Al-Awadi: We do not need new laws at all, because through our existing laws, we can reshape the universe, but the most important factor is enforcing those laws. The law is merely ink on paper and cannot enforce itself, so it needs to be enforced in order to be effective. The concept of reward and punishment is what deters people and grants them the feeling of safety, but in Kuwait, the opposite is happening. The Kuwaiti market is uninviting for good currencies, and if you would discuss governance two years ago, people would laugh at you. However, people are now dumbfounded and are clueless because they know nothing about the money they had paid to acquire shares in companies in the Kuwaiti market. The money they invested went down the drain, and companies declared bankruptcy. Investors could not find any help. It astonishes how the current laws and the authorities of official bodies can refer those companies to the public prosecution. Many companies lost over 90 percent of their capital, and not one of them was asked about the reasons behind such dramatic losses. If proper, unbiased investigations take place, we will discover that those companies declared bankruptcy not because of shortcomings, but because of fraud, which is punishable by law.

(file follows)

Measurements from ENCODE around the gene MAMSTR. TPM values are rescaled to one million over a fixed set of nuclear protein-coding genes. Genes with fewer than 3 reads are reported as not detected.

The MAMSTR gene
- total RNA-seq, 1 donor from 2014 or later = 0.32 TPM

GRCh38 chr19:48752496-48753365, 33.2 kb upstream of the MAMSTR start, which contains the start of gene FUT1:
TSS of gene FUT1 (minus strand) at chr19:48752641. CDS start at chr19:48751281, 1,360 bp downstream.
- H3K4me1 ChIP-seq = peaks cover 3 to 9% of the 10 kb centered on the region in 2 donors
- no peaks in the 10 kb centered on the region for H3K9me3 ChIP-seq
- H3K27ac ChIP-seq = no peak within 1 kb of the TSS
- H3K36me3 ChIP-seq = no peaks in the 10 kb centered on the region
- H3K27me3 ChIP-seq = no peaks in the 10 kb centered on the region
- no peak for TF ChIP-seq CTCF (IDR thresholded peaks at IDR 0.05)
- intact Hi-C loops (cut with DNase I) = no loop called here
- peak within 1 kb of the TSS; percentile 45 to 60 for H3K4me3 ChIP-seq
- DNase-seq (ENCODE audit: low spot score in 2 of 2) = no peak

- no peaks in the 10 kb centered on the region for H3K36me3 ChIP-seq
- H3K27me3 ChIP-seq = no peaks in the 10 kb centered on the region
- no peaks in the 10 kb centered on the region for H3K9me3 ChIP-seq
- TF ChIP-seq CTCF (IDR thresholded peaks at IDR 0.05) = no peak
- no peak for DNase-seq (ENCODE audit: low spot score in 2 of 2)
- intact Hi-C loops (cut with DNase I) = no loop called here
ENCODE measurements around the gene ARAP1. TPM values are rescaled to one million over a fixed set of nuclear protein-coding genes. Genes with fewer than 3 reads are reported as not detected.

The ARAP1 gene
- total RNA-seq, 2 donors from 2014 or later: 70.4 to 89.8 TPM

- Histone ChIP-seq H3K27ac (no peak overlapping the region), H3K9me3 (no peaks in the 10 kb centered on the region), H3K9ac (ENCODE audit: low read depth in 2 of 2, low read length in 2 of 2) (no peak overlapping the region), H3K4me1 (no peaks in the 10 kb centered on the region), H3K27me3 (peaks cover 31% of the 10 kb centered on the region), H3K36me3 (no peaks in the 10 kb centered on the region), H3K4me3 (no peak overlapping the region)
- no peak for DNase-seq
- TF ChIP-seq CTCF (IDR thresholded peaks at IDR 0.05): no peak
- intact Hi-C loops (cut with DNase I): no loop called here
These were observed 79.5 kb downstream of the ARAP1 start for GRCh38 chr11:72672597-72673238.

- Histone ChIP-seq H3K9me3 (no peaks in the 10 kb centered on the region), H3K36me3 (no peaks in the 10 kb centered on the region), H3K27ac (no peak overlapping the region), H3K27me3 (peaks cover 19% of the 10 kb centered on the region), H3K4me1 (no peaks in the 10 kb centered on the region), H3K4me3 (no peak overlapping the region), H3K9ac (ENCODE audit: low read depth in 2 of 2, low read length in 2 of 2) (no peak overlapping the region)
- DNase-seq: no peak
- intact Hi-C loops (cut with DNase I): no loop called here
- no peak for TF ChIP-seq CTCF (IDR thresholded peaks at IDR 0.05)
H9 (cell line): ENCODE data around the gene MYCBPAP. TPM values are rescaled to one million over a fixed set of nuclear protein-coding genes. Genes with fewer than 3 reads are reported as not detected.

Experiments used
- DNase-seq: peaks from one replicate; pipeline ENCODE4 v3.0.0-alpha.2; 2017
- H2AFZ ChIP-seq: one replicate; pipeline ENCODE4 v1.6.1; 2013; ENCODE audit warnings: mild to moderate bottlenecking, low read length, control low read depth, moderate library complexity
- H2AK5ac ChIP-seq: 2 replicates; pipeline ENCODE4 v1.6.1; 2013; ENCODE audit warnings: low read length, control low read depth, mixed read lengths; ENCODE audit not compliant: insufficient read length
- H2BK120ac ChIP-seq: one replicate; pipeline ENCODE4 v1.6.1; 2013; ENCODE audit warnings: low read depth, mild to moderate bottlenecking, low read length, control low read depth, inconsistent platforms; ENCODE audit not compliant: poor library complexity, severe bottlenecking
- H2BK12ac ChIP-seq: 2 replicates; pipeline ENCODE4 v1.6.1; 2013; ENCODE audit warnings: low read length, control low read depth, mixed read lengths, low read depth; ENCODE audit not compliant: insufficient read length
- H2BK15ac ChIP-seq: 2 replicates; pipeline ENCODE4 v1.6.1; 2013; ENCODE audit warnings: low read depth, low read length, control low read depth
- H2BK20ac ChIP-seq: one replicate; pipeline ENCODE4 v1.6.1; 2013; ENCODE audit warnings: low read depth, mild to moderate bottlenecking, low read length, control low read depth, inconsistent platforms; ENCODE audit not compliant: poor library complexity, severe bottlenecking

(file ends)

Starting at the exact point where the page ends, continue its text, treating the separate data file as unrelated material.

Al Watan's interview with the second lawyer Abdul Aziz Al-Yaqout:
Where does Kuwait stand in the governance arena among other advanced countries in that arena?
Al-Yaqout: We are still very late, and we have a long path to follow to accomplish what other countries have accomplished in that arena, or even part of what other Gulf Cooperation Council (GCC) countries have achieved. Dubai, for example, has implemented governance in all governmental circuits in compliance with the decision made by its ruler. Such a step is significant for Dubai, and Kuwait has a great opportunity to learn from the implementation of governance from Dubai. If we rate countries in the governance arena, Kuwait will be at the bottom of the list at point zero, which is very obvious, because Kuwait does not even apply the simple regulations concerning governance that are found in the Kuwaiti law.